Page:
State judge reaffirms ruling on voter ID law, calling it unconstitutional
HARRISBURG — A state judge on Monday reaffirmed his ruling that Pennsylvania's embattled voter identification law is unconstitutional.
Commonwealth Court Judge Bernard McGinley rejected the state's motion to reinstate the law, starting a 30-day period for a potential appeal to the Pennsylvania Supreme Court.
The governor's Office of General Counsel and the attorney general's office say they're reviewing McGinley's decision.
Witold Walczak, of the American Civil Liberties Union of Pennsylvania, says the permanent injunction McGinley issued bars enforcement of the law unless the state's high court changes that. The ACLU helped lead the legal challenge.
The law is one of the nation's strictest and required nearly all of Pennsylvania's 8.2 million voters to display photo identification. Republicans passed it in 2012 over the protests of every Democratic lawmaker.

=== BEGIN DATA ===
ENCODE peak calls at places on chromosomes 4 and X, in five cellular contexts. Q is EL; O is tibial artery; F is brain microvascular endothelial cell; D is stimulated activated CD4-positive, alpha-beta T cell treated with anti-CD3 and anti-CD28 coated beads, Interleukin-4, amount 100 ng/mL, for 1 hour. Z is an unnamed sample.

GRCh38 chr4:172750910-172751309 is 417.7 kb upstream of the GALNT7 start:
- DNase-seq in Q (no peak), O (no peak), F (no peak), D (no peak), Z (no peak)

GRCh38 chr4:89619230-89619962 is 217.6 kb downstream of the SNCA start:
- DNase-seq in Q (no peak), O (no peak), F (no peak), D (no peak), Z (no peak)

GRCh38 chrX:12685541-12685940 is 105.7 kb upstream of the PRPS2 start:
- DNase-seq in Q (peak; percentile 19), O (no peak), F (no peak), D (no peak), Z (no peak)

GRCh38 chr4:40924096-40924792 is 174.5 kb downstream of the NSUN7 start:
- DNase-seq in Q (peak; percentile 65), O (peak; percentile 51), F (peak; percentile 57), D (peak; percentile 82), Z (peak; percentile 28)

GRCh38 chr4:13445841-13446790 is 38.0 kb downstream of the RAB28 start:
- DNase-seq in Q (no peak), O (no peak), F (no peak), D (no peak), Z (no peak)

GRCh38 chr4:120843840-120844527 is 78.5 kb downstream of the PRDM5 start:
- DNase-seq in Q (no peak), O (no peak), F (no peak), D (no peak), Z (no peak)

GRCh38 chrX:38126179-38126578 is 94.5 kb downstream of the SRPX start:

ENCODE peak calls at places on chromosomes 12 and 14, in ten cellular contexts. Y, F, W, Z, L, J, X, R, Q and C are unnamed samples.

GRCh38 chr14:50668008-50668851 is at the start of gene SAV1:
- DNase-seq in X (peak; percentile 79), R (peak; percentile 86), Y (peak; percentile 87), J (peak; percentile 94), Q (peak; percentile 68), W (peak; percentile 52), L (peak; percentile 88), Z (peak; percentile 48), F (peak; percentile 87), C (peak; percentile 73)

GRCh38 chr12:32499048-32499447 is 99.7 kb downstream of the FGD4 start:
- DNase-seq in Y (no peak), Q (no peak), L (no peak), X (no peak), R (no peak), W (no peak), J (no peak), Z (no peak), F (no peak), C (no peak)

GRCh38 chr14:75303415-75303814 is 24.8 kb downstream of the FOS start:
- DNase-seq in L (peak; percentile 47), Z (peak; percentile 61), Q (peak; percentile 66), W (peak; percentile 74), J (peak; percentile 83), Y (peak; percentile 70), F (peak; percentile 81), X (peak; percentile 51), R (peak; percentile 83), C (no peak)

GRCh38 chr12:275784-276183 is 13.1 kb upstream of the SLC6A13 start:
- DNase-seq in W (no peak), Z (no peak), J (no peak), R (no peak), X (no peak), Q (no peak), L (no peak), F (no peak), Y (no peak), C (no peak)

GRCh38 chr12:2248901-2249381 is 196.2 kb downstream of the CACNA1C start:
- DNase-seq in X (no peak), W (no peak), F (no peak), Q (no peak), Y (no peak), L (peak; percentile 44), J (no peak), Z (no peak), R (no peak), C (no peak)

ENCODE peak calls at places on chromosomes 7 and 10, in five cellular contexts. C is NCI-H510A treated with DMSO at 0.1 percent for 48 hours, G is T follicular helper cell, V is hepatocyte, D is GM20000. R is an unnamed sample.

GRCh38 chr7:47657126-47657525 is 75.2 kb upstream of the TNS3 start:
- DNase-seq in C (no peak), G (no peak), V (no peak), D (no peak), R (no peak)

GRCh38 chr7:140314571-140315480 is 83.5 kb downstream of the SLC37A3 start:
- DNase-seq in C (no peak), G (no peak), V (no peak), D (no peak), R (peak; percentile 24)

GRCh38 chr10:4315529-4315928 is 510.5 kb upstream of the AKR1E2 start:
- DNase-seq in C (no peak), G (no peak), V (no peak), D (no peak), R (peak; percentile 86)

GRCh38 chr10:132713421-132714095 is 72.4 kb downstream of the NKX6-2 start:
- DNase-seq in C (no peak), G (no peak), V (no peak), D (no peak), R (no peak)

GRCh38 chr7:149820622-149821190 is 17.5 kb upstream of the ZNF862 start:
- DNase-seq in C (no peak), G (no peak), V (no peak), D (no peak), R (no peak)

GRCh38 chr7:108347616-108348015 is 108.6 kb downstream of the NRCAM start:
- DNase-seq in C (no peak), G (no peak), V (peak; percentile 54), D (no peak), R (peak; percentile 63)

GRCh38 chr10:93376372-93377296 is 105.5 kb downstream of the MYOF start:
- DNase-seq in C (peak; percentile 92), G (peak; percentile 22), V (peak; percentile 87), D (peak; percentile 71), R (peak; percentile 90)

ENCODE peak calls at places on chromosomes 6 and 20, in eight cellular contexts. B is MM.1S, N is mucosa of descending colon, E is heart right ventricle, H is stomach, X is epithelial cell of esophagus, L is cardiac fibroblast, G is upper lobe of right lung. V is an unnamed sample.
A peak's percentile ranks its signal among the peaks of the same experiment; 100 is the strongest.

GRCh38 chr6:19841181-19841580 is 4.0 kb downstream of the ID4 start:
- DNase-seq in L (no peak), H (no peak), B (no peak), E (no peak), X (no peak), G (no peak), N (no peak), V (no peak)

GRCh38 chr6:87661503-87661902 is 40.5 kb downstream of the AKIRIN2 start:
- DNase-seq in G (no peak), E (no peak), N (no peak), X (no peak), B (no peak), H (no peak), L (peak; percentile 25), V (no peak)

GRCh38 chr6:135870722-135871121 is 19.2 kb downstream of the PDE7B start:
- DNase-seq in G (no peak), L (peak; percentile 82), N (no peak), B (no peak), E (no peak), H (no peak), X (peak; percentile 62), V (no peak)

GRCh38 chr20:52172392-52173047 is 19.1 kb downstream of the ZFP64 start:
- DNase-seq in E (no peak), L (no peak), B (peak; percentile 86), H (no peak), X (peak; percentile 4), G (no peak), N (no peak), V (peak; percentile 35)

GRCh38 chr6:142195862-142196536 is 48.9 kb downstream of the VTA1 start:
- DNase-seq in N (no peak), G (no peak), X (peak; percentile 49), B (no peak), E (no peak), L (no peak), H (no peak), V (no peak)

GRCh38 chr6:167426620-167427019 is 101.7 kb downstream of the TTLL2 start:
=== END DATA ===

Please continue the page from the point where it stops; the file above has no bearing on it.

The law was never enforced, pending resolution of the court challenge.
McGinley, a Democrat who presided over a 12-day trial of the lawsuit last year, did not strike down the entire law in his Jan. 17 ruling but prohibited enforcement of the photo ID requirement that is its central element.
Show commenting policy
TribLive commenting policy
- White House Christmas tree sent from Pennsylvania
- Chief justice revokes Feudale’s senior judge status
- Western Pa. dairies get creative to ensure eggnog supply
- Settlements in Sandusky scandal up to nearly $93 million for Penn State
- Western Pa. community colleges struggle for relevancy as enrollment falls
- Amish man runs Harrisburg marathon in his traditional clothing